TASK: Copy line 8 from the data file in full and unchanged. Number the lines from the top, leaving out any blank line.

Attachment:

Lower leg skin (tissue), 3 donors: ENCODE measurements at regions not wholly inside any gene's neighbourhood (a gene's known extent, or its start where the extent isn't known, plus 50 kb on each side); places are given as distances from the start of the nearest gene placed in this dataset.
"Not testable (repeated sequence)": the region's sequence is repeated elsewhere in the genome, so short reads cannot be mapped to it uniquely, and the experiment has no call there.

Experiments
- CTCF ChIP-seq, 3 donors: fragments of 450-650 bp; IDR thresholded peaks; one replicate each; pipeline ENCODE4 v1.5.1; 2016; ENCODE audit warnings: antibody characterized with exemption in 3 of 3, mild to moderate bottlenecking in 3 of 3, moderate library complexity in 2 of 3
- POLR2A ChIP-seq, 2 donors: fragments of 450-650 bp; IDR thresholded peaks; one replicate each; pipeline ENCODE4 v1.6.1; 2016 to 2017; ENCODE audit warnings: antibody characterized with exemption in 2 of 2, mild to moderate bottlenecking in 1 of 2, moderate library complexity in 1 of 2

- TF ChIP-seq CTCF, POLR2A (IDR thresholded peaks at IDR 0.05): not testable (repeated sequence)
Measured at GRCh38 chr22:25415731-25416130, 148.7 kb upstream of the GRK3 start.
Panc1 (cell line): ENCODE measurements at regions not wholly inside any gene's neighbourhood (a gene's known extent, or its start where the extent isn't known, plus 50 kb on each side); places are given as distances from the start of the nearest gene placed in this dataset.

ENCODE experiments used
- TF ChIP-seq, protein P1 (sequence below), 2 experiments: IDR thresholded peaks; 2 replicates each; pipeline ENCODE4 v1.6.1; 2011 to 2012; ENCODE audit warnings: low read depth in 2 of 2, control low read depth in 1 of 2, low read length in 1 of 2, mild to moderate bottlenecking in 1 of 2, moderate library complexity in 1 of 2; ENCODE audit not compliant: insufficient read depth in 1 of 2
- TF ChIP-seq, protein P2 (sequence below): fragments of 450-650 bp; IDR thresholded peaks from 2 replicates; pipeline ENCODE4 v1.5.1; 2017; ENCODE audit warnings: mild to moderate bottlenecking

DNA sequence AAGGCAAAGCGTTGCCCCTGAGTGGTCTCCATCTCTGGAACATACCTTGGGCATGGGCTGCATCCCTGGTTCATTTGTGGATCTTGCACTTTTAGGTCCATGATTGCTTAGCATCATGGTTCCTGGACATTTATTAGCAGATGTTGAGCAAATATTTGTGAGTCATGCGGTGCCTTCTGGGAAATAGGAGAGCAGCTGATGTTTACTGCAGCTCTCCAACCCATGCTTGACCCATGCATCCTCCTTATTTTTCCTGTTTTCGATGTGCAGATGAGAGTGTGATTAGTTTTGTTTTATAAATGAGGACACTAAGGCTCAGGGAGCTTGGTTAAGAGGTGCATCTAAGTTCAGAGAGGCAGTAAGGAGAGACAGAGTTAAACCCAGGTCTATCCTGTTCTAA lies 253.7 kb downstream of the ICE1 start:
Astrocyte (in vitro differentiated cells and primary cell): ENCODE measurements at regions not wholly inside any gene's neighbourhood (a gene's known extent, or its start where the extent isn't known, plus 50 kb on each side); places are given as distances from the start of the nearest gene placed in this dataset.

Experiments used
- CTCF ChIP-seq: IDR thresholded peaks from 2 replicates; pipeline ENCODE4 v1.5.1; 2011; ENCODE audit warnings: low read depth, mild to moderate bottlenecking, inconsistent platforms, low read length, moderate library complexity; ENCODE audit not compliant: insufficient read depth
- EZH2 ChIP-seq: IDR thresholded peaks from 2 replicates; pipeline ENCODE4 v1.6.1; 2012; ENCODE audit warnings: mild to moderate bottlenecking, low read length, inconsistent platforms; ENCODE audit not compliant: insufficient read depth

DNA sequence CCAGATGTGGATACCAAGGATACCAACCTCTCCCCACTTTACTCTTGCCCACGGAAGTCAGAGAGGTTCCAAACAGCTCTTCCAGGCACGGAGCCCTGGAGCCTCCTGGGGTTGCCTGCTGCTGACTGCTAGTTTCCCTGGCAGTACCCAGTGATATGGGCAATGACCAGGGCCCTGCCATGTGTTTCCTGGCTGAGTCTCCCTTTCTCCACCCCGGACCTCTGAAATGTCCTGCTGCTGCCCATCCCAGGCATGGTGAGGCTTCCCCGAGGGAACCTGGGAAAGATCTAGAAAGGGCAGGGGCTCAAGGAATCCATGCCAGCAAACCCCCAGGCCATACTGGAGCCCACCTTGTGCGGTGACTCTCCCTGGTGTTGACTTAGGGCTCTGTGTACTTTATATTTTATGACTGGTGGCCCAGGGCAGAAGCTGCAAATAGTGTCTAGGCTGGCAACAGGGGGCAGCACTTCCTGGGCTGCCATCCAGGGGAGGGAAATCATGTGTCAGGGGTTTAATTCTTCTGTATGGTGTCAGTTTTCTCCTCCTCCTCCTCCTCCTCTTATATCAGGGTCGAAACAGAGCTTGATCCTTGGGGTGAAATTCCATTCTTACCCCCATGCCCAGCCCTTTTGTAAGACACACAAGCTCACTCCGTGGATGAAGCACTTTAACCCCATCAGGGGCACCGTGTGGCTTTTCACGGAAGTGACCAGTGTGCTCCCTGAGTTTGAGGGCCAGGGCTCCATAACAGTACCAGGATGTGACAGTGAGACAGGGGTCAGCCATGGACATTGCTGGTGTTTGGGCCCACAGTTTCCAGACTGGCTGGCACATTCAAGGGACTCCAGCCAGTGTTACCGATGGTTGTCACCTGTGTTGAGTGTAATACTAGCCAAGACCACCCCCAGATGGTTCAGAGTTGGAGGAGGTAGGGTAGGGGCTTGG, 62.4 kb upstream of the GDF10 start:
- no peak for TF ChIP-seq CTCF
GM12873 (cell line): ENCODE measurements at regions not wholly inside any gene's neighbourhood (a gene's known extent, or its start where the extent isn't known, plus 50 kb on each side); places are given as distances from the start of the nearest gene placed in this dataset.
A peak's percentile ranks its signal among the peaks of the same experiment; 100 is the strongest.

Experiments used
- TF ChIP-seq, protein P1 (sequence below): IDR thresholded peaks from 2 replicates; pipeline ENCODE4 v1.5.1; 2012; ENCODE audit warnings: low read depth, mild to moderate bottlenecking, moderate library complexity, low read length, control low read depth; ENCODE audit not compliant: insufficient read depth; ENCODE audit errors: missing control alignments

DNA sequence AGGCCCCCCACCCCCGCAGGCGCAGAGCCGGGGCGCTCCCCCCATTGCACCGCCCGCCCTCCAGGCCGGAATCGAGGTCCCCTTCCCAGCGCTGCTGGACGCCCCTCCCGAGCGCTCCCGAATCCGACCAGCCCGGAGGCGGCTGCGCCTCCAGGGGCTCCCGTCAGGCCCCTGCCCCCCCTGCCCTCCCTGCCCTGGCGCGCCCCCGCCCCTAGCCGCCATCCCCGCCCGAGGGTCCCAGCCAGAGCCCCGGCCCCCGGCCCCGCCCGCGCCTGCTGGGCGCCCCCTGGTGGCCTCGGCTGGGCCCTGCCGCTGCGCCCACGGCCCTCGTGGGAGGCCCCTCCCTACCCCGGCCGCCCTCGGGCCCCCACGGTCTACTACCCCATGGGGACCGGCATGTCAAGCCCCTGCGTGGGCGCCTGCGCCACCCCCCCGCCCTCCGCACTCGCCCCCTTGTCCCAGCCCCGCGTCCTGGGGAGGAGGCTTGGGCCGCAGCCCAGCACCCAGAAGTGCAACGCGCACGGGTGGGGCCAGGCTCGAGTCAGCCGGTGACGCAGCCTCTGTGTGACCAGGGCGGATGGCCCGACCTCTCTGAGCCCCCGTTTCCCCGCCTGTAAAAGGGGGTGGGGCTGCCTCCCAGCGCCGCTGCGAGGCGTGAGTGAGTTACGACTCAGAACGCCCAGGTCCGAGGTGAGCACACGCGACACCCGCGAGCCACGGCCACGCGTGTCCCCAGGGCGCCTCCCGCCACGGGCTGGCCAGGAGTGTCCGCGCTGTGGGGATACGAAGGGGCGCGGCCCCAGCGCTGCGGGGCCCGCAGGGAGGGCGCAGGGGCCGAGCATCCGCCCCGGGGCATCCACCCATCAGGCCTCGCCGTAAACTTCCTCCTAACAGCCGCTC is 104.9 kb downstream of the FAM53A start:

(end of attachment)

Panc1 (cell line): ENCODE measurements at regions not wholly inside any gene's neighbourhood (a gene's known extent, or its start where the extent isn't known, plus 50 kb on each side); places are given as distances from the start of the nearest gene placed in this dataset.